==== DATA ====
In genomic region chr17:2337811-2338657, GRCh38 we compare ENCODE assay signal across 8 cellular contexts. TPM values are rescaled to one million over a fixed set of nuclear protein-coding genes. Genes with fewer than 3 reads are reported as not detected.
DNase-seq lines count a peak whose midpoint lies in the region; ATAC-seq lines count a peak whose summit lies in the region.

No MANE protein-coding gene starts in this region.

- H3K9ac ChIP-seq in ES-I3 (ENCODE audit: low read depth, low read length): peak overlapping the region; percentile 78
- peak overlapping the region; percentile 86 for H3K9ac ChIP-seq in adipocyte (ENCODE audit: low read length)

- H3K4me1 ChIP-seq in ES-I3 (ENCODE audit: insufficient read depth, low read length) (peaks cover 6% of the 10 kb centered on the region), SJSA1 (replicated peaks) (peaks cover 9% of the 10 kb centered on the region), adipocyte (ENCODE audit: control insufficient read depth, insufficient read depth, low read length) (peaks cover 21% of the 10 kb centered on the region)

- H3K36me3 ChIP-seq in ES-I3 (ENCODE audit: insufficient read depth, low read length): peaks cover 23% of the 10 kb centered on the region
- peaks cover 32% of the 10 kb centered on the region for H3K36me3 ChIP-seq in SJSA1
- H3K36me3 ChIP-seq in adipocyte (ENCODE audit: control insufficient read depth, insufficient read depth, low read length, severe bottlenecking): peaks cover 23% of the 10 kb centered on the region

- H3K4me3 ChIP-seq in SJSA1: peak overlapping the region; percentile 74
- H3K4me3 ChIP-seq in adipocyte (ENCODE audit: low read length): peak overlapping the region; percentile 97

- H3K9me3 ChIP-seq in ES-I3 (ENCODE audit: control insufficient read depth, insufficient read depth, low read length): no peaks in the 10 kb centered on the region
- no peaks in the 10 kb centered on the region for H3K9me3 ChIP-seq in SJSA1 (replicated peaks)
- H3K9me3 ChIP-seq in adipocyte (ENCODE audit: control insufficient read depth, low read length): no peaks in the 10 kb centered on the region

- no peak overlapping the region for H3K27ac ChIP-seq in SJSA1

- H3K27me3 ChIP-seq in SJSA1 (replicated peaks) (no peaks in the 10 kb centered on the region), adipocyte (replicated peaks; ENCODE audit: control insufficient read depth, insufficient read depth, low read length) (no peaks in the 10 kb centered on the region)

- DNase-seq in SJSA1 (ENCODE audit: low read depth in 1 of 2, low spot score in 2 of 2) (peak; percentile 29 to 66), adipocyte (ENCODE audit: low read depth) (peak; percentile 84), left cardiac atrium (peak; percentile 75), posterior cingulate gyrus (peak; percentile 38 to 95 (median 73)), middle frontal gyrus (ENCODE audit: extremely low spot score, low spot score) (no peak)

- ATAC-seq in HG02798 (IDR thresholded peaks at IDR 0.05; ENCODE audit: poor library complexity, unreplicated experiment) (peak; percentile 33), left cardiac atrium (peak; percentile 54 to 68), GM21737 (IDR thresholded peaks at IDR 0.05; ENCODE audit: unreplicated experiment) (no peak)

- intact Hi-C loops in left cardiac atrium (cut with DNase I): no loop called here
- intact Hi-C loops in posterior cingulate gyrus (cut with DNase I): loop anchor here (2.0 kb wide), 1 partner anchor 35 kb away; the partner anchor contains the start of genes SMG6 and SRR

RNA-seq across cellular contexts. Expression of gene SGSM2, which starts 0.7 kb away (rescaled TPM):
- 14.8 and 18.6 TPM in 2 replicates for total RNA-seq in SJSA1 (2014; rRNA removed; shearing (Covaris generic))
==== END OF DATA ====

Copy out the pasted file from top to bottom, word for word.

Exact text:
In genomic region chr17:2337811-2338657, GRCh38 we compare ENCODE assay signal across 8 cellular contexts. TPM values are rescaled to one million over a fixed set of nuclear protein-coding genes. Genes with fewer than 3 reads are reported as not detected.
DNase-seq lines count a peak whose midpoint lies in the region; ATAC-seq lines count a peak whose summit lies in the region.

No MANE protein-coding gene starts in this region.

- H3K9ac ChIP-seq in ES-I3 (ENCODE audit: low read depth, low read length): peak overlapping the region; percentile 78
- peak overlapping the region; percentile 86 for H3K9ac ChIP-seq in adipocyte (ENCODE audit: low read length)

- H3K4me1 ChIP-seq in ES-I3 (ENCODE audit: insufficient read depth, low read length) (peaks cover 6% of the 10 kb centered on the region), SJSA1 (replicated peaks) (peaks cover 9% of the 10 kb centered on the region), adipocyte (ENCODE audit: control insufficient read depth, insufficient read depth, low read length) (peaks cover 21% of the 10 kb centered on the region)

- H3K36me3 ChIP-seq in ES-I3 (ENCODE audit: insufficient read depth, low read length): peaks cover 23% of the 10 kb centered on the region
- peaks cover 32% of the 10 kb centered on the region for H3K36me3 ChIP-seq in SJSA1
- H3K36me3 ChIP-seq in adipocyte (ENCODE audit: control insufficient read depth, insufficient read depth, low read length, severe bottlenecking): peaks cover 23% of the 10 kb centered on the region

- H3K4me3 ChIP-seq in SJSA1: peak overlapping the region; percentile 74
- H3K4me3 ChIP-seq in adipocyte (ENCODE audit: low read length): peak overlapping the region; percentile 97

- H3K9me3 ChIP-seq in ES-I3 (ENCODE audit: control insufficient read depth, insufficient read depth, low read length): no peaks in the 10 kb centered on the region
- no peaks in the 10 kb centered on the region for H3K9me3 ChIP-seq in SJSA1 (replicated peaks)
- H3K9me3 ChIP-seq in adipocyte (ENCODE audit: control insufficient read depth, low read length): no peaks in the 10 kb centered on the region

- no peak overlapping the region for H3K27ac ChIP-seq in SJSA1

- H3K27me3 ChIP-seq in SJSA1 (replicated peaks) (no peaks in the 10 kb centered on the region), adipocyte (replicated peaks; ENCODE audit: control insufficient read depth, insufficient read depth, low read length) (no peaks in the 10 kb centered on the region)

- DNase-seq in SJSA1 (ENCODE audit: low read depth in 1 of 2, low spot score in 2 of 2) (peak; percentile 29 to 66), adipocyte (ENCODE audit: low read depth) (peak; percentile 84), left cardiac atrium (peak; percentile 75), posterior cingulate gyrus (peak; percentile 38 to 95 (median 73)), middle frontal gyrus (ENCODE audit: extremely low spot score, low spot score) (no peak)

- ATAC-seq in HG02798 (IDR thresholded peaks at IDR 0.05; ENCODE audit: poor library complexity, unreplicated experiment) (peak; percentile 33), left cardiac atrium (peak; percentile 54 to 68), GM21737 (IDR thresholded peaks at IDR 0.05; ENCODE audit: unreplicated experiment) (no peak)

- intact Hi-C loops in left cardiac atrium (cut with DNase I): no loop called here
- intact Hi-C loops in posterior cingulate gyrus (cut with DNase I): loop anchor here (2.0 kb wide), 1 partner anchor 35 kb away; the partner anchor contains the start of genes SMG6 and SRR

RNA-seq across cellular contexts. Expression of gene SGSM2, which starts 0.7 kb away (rescaled TPM):
- 14.8 and 18.6 TPM in 2 replicates for total RNA-seq in SJSA1 (2014; rRNA removed; shearing (Covaris generic))